Scream and Scream Again-1969
Starring-Vincent Price, Christopher Lee, Peter Cushing
Scott’s Review #899
Reviewed May 16, 2019
Any film that features horror heavyweights and great actors like Vincent Price, Christopher Lee, and Peter Cushing is well worth the price of admission for the name status alone. Each is a mainstay attraction in his own right and combined, results in an orgy of riches. Scream and Scream Again (1969) sputters by limiting the on-screen interaction between the actors but after a reflective pause I realize the picture is to be revered for its creativity and use of intersecting plot lines into a thrashing crescendo of a surprise ending.
The audience is offered three segments of story, each periodically revisited as stand-alone segments that culminate into overlapping components. An athletic runner trots along the streets of London suddenly suffering from an attack only to awaken in the hospital with no legs. Elsewhere, a deadly intelligence operative reports back to his repressed Eastern European country only to murder his commanding officer with a deadly paralyzing hold. Finally, a London detective investigates the brutal deaths of several young women in metropolitan nightclubs.
Cushing, reduced to merely a cameo sized role as the ill-fated officer, is barely worth mentioning and adds little to the film besides appearing in it. Lee, as Fremont, the head of Britain’s intelligence agency, plays a straight role with not much zest. Price, with the meatiest role as a mysterious doctor specializing in limb replacement, can give anyone the creeps with his scowling and eerie mannerisms, but the film strikes out by wasting the talents of the other legendary actors.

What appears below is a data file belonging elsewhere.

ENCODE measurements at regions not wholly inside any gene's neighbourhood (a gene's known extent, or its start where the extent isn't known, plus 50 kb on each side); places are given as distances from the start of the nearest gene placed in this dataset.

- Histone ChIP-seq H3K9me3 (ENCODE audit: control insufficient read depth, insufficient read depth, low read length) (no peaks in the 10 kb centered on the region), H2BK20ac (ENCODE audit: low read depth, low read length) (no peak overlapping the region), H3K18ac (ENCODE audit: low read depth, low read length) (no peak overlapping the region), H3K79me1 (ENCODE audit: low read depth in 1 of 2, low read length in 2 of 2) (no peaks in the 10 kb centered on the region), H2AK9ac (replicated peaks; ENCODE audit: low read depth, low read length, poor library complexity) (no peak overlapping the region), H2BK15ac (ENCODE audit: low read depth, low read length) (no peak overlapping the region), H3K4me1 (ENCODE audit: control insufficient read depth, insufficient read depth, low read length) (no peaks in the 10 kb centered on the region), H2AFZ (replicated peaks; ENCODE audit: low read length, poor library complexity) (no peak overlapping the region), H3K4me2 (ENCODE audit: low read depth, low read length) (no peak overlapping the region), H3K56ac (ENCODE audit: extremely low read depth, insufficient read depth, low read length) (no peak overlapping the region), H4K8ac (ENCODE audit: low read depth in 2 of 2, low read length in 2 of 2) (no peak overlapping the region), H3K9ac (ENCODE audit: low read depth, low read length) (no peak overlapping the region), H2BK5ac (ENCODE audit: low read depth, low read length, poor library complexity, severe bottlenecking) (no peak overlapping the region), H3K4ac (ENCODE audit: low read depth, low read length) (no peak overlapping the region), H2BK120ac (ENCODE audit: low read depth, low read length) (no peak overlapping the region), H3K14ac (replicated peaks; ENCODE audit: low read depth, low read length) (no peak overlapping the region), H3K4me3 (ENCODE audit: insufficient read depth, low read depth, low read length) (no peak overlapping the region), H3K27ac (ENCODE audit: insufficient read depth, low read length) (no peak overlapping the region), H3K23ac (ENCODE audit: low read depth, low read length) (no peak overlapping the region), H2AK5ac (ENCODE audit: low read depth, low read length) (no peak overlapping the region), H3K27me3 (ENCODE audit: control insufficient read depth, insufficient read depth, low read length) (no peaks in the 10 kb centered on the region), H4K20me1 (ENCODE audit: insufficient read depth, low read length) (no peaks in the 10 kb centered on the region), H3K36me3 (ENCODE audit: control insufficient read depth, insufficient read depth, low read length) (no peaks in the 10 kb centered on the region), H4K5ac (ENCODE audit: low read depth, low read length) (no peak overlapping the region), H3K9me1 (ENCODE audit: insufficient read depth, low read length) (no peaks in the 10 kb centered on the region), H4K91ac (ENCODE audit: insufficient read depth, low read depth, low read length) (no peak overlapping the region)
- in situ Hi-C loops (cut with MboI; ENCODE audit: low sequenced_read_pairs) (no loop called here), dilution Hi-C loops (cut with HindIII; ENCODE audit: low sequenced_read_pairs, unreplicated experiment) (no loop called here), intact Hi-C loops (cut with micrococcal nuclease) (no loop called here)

The film is not at all what a fan of Hammer horror will expect especially based on the horror familiar cast and the gory sounding title. Heaping buckets of blood or ghoulish vampires are what was on the anticipated menu but that does not mean the film fails to deliver. It may not please a fan of traditional horror films since the genres of political espionage and science-fiction come heavily into play. The fantastic and peculiar nightclub serial killer story line will satisfy fans eager for a good kill or two.
My initial reaction to Scream and Scream Again was that of over-complicated writing and too much going on simultaneously especially for a film of said horror genre. After the film concludes and the surprise ending is revealed I realized that the numerous tidbits are necessary to achieve the desired result and events will make the viewer ponder when the film ends. Not to ruin the big reveal but the film makers borrow a healthy dose of Invasion of the Body Snatchers (1956) in a more macabre way, naturally.
Fans of the 1960’s British television series The Avengers will be pleased with Scream and Scream Again as a similar tone exists with both. The distinctive musical soundtrack, trendy for the 1960’s time-period works well, and the nightclub sequences and some of the detectives feel reminiscent of the show. The feel of the film is not limited to an episodic television story but contains a similar style. High British 1960’s fashion is also prevalent and pleasing to the eye.
A couple of supporting characters strike a fascination in small and almost entirely non-verbal performances. A sexy red-headed hospital nurse with superhuman powers and a penchant for removing limbs, combined with a brooding and mysterious serial killer provide dubious intrigue as to who the true characters are. What is their motivation? Do they work for someone or something sinister? Questions like these will keep the viewer occupied and thirsty for an explanation.
In bizarre fashion, British film and television director Gordon Hessler crafts an implausible yet fascinating story that keeps the viewer guessing. Featuring horror superstars Price, Cushing, and Lee would seem like an assured horror masterpiece but due to the stars limited time on-screen brings the overall project down a notch. Scream and Scream Again (1969) still achieves a good measure of worthy entertainment.